Do we need the Old Testament? That’s a familiar question, often asked. But as an Old Testament scholar, John Goldingay turns that question on its head: Do we need the New Testament?
What’s new about the New Testament? After all, the Old Testament was the only Bible Jesus and the disciples knew. Jesus affirmed it as the Word of God. Do we need anything more? And what happens when we begin to look at the Old Testament, which is the First Testament, not as a deficient old work in need of a christological makeover, but as a rich and splendid revelation of God’s faithfulness to Israel and the world?
In this cheerfully provocative yet probingly serious book, John Goldingay sets the question and views it from a variety of angles. Under his expert hand, each facet unfolds the surprising richness of the Old Testament and challenges us to recalibrate our perspective on it.
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A fresh, accessible and at times provocative explanation of the enduring relevance of the Old (‘First’) Testament for Christians. It will challenge readers to embrace the first seventy percent of the canon as truly Christian Scripture.
—Mark J. Boda, professor of Old Testament, McMaster Divinity College, professor, faculty of Theology, McMaster University, Ontario, Canada
John Goldingay is incapable of being uninteresting. I smiled approvingly at many passages in this book and grimaced at a few others, all the while deeply grateful for such a passionate dismantling of pernicious but widely held myths about the Old Testament’s theological inferiority. If Goldingay does not quite come to grips with what makes the New Testament new, he nevertheless brilliantly illustrates how the Old Testament is already good news on its own.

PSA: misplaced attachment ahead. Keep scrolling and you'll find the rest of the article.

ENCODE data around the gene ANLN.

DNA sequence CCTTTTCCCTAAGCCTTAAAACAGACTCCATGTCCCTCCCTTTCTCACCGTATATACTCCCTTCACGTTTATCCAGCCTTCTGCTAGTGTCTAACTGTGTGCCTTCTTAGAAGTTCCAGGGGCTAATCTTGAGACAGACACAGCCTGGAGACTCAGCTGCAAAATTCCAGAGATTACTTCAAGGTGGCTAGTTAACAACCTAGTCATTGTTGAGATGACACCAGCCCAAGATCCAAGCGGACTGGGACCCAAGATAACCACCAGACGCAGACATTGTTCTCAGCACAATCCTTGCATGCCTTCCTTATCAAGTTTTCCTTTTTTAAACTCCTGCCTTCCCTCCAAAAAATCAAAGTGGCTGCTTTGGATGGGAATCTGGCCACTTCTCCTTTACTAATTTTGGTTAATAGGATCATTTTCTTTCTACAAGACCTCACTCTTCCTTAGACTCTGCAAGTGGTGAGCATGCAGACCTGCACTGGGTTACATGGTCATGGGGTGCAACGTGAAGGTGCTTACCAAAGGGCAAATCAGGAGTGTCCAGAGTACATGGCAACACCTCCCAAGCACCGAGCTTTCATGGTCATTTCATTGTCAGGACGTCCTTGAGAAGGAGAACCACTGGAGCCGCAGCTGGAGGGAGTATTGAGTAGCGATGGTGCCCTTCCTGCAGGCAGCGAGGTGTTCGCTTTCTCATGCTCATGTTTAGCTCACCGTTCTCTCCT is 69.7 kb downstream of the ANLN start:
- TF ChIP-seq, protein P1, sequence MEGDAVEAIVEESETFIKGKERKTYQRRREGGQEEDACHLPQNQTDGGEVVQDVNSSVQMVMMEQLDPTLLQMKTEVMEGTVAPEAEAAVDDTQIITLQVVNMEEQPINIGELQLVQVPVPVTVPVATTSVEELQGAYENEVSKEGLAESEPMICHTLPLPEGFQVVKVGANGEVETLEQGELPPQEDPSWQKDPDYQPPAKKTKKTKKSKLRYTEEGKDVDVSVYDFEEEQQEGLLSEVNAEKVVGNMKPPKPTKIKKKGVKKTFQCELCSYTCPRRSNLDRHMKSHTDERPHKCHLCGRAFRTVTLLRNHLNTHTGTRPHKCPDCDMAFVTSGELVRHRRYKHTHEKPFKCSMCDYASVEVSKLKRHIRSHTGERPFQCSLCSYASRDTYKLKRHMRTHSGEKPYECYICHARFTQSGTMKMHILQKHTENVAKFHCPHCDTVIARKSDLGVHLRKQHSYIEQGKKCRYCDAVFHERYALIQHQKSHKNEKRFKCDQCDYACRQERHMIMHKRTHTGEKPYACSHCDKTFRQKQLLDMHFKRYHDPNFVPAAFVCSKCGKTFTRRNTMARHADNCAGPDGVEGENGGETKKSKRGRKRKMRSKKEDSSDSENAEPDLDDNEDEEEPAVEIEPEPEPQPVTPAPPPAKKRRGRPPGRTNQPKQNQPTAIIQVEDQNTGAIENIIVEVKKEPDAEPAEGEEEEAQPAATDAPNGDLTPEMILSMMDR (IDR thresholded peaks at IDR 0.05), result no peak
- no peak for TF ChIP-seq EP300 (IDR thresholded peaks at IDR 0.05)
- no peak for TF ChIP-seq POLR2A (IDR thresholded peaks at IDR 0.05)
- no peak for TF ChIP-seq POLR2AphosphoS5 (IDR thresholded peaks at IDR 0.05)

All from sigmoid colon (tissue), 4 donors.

—Stephen B. Chapman, associate professor of Old Testament, Duke University
The early church’s problem with the Old Testament was completely different to ours. Their problem was not how to make sense of the Old Testament given the coming of Jesus, but the reverse: Given that the Old Testament is God’s revelation, how do we make sense of Jesus? With this unusual question, Do We Need the New Testament?, Goldingay turns our modern thinking on its head and exposes the weaknesses in the way contemporary Christians understand the Old Testament—and the New. With thought-provoking ideas on every page, this book will help readers look at the Old and New Testaments in new and exciting ways.
—Nathan MacDonald, lecturer in Hebrew Bible and fellow of St. John’s College, University of Cambridge
Reflecting on new perspectives on the life of Jesus, issues of Psalm 137, the role of church and state and their ethics, and the hermeneutics of theological interpretation, the reader will enjoy the questioning and provocative mind of John Goldingay as he takes up his laptop to challenge much of today’s conventional Christian wisdom.
—Richard S. Hess, Earl S. Kalland Professor of Old Testament and Semitic Languages, Denver Seminary
John E. Goldingay (PhD, University of Nottingham; DD, Archbishop of Canterbury at Lambeth) is David Allan Hubbard Professor of Old Testament at Fuller Theological Seminary. He was previously principal and a professor of Old Testament and Hebrew at St John’s Theological College in Nottingham, England. His books include An Introduction to the Old Testament, The Theology of the Book of Isaiah, Key Questions about Interpretation, and commentaries on Psalms, Isaiah, and Daniel. He has also authored the three-volume Old Testament Theology and the seventeen-volume Old Testament for Everyone series.
Goldingay also serves as priest-in-charge at St. Barnabas Episcopal Church, Pasadena. He holds membership in the Society of Biblical Literature and the Society for Old Testament Study, and served on the Task Force on Biblical Interpretation in the Anglican Communion and the editorial board for the Library of Hebrew Bible/Old Testament Studies.